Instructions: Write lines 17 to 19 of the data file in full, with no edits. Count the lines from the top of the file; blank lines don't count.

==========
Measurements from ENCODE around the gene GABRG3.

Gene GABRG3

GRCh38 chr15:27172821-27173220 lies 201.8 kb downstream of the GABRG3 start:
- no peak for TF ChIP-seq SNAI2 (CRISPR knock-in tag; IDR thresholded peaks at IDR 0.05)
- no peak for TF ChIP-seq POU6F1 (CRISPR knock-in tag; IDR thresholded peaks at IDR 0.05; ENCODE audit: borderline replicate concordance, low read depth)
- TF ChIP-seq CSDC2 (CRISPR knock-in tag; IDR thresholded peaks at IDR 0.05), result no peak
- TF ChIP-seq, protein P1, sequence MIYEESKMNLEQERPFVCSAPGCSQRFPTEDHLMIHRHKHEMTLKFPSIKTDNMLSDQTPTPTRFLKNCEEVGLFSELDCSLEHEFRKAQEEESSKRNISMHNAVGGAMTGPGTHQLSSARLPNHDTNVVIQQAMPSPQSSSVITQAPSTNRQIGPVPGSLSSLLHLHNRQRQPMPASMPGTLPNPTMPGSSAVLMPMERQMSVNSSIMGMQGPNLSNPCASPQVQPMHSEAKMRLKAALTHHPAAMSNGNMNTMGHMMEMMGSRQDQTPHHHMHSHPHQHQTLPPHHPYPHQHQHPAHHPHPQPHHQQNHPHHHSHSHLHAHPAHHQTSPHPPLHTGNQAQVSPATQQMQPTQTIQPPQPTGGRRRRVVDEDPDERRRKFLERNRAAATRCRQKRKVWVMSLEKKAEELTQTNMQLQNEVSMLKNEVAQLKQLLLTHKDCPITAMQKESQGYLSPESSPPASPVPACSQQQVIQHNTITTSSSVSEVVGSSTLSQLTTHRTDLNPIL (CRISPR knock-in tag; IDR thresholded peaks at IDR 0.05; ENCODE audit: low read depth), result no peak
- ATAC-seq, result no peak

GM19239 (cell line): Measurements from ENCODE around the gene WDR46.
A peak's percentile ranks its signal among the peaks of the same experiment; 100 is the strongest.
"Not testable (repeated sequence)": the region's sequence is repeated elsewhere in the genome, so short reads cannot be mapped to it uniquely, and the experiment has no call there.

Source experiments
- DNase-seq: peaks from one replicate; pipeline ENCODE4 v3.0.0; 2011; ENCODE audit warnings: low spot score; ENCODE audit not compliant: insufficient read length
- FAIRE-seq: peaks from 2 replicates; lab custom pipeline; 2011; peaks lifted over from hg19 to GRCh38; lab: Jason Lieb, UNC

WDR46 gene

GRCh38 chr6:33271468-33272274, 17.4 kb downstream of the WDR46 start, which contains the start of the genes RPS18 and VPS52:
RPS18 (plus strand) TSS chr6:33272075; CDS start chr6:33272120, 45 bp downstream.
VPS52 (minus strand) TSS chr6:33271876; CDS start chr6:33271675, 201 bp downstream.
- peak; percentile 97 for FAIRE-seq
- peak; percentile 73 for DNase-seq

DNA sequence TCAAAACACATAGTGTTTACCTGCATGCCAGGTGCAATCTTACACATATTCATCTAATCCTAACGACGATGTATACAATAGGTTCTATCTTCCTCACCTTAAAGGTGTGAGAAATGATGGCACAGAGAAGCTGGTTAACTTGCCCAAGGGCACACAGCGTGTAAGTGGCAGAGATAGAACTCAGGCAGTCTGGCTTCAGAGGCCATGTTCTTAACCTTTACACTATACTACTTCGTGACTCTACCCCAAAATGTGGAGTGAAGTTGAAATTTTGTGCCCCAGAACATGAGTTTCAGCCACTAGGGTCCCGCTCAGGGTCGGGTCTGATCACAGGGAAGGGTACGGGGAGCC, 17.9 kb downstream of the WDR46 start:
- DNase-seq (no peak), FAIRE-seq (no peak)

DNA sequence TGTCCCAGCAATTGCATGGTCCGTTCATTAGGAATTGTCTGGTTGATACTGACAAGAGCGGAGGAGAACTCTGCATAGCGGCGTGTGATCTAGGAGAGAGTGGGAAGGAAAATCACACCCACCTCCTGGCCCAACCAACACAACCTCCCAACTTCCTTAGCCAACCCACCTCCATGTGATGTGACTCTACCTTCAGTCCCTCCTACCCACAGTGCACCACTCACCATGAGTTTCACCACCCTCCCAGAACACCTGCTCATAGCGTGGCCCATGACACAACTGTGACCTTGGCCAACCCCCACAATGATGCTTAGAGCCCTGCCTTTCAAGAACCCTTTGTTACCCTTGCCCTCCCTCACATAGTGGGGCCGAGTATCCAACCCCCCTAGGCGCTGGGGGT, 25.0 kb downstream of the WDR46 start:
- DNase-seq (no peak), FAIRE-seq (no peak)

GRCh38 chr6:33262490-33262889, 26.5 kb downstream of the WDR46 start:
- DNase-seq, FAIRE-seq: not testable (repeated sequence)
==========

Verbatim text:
RPS18 (plus strand) TSS chr6:33272075; CDS start chr6:33272120, 45 bp downstream.
VPS52 (minus strand) TSS chr6:33271876; CDS start chr6:33271675, 201 bp downstream.
- peak; percentile 97 for FAIRE-seq